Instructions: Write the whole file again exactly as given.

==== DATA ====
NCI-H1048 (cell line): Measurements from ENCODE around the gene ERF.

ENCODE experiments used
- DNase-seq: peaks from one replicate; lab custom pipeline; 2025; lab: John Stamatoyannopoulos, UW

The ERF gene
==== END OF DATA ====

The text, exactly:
NCI-H1048 (cell line): Measurements from ENCODE around the gene ERF.

ENCODE experiments used
- DNase-seq: peaks from one replicate; lab custom pipeline; 2025; lab: John Stamatoyannopoulos, UW

The ERF gene